Sleep Vital for Teen Health

Some students view quarantine as an opportunity to recover from the stresses of rising early. But as the months of social distancing continue, many have fallen into the harmful habit of staying up late watching Netflix. While distance learning may not require early morning arrival at school, it is still important that students maintain a healthy sleep schedule, at least until the school year is officially complete.

According to The Sleep Foundation, teens need at least 8 hours of sleep. Yet few students achieve this important standard on a regular basis. Fewer still are actually aware of the importance of sleep.

“I had no idea that kids our age were supposed to sleep at least 8 hours. I probably only get about 6 to 7 and I’m always tired,” said freshman Sophia Awad.

Dr. Charles Hanson of Charles Hanson, M.D. Pediatrics said that sleeping is especially important for the brain. “Sleep gives you more opportunity to clear your brain and to organize your thoughts. It’s where you get a chance to clear your memory disks,” said Hanson.

Sleep also provides time for other parts of the body to be repaired, which is important for athletes who are continuing to train even though the spring seasons have been canceled., a website launched by the National Sleep Foundation, writes of sleep additionally boosting physical performance.

In addition, adequate sleep strengthens the immune system, and in a COVID-existent world, a few extra hours each night may literally be a life saver. The body needs high counts of white blood cells to fight infection, and the human body produces more of them during sleep.

“It’s claimed that students grow better, they learn better, and they just have more energy,” Hanson added in regard to improved sleeping patterns among teens.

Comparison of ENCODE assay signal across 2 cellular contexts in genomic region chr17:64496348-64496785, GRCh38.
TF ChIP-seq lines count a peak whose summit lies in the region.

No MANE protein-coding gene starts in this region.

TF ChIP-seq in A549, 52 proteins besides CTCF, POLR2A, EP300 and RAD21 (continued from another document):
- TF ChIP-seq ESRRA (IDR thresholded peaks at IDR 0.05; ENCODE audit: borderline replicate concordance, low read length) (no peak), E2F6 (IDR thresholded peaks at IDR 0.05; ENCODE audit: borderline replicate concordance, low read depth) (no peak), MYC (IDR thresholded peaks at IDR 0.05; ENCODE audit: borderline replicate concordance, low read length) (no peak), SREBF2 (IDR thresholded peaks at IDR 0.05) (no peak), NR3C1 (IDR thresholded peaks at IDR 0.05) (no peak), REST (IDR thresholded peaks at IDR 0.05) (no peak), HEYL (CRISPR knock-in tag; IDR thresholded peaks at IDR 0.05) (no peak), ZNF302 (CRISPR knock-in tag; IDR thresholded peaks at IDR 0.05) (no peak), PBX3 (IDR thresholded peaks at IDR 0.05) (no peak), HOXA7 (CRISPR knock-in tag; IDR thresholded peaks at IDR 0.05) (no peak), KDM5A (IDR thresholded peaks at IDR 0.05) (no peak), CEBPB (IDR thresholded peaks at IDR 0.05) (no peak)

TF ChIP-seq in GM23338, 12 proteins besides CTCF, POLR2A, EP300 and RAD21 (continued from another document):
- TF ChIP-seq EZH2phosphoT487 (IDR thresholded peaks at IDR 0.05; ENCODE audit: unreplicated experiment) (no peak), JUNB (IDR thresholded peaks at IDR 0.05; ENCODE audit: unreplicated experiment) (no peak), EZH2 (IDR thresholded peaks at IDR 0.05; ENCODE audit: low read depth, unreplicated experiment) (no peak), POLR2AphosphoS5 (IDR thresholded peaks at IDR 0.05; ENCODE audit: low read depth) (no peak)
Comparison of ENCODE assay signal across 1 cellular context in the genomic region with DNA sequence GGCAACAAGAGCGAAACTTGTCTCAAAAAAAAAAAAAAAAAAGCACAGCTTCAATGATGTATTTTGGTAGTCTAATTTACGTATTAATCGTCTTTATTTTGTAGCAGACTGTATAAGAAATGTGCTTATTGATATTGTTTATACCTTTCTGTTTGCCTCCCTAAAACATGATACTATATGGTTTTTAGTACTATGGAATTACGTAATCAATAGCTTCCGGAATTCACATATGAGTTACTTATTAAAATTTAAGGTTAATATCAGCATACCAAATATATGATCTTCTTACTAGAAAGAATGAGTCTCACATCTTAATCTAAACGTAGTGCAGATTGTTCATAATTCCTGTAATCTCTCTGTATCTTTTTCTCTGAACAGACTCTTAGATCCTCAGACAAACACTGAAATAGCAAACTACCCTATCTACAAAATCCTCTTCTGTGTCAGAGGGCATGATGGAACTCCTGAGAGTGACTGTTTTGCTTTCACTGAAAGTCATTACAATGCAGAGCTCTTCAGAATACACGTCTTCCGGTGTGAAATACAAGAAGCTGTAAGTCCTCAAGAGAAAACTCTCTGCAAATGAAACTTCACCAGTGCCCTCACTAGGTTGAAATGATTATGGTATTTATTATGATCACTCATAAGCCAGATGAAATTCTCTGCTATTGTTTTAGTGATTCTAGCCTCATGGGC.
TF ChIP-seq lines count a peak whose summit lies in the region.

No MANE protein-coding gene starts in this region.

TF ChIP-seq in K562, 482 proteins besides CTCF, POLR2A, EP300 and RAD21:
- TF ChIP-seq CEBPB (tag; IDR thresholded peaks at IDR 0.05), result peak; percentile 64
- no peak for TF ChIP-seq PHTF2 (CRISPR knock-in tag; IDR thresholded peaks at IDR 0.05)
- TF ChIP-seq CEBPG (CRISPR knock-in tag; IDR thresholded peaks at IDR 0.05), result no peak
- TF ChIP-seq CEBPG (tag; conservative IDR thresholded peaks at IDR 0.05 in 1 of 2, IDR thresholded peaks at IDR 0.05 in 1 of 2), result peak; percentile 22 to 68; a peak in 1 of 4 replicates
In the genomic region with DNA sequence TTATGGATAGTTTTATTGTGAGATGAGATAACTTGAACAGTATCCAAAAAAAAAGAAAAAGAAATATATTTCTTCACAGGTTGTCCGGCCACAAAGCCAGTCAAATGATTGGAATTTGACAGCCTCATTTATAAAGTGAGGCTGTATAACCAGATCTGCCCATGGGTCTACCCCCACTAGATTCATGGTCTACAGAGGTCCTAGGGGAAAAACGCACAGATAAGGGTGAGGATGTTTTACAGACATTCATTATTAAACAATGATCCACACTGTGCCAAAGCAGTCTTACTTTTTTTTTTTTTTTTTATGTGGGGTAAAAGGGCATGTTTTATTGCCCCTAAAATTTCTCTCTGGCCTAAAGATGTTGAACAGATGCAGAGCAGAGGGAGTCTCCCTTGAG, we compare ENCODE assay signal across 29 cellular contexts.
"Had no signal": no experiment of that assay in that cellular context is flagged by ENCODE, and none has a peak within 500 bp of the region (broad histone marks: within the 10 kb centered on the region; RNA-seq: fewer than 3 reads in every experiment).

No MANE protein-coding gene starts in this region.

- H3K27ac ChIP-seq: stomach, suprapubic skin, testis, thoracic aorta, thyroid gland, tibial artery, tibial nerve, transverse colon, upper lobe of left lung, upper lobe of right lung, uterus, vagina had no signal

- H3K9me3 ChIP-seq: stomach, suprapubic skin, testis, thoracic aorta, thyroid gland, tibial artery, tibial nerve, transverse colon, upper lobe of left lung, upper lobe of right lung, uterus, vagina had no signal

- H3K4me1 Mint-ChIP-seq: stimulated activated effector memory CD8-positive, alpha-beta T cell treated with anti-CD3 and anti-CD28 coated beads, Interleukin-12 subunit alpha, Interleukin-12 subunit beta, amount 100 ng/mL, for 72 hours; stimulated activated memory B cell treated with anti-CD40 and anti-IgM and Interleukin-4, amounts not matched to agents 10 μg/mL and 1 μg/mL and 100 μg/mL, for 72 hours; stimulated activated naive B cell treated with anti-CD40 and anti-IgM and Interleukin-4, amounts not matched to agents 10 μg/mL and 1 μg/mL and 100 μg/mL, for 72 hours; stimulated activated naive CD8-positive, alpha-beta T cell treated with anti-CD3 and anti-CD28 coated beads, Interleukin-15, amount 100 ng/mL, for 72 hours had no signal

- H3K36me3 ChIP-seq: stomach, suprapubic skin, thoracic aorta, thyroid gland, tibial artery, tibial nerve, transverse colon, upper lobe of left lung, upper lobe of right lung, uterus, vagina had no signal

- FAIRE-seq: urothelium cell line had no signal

Yet even with the additional time provided as a result of school closures, teens are not getting the sleep they need. One big reason: Cell phones.

According to the US National Library of Medicine (USNLM), the blue light emitted by cell phones is associated with several health problems, especially in teens. For example, blue light hinders the workings of melatonin, a bodily chemical that helps us fall asleep, making it difficult to immediately go to sleep right after scrolling through a social media feed.

During the day, we have plenty of time to spend on our phones. At night we need to put them away and allow our body to heal.

If we continue to go to bed later, we want to sleep in later. This will not only cause us to miss our Zoom calls, but lead to a lack of motivation to be involved with school in general. Our teachers take time to create these meetings for a reason and we need to make sure we attend them to get all the information needed to complete the assignments.

Therefore, staying up late 1 night is a slippery slope for both sleep schedules and procrastination later on during the day.

Sleep is much more important than social media. TikTok will be there in the morning, but your energy won’t be if you don’t go to bed at a reasonable hour.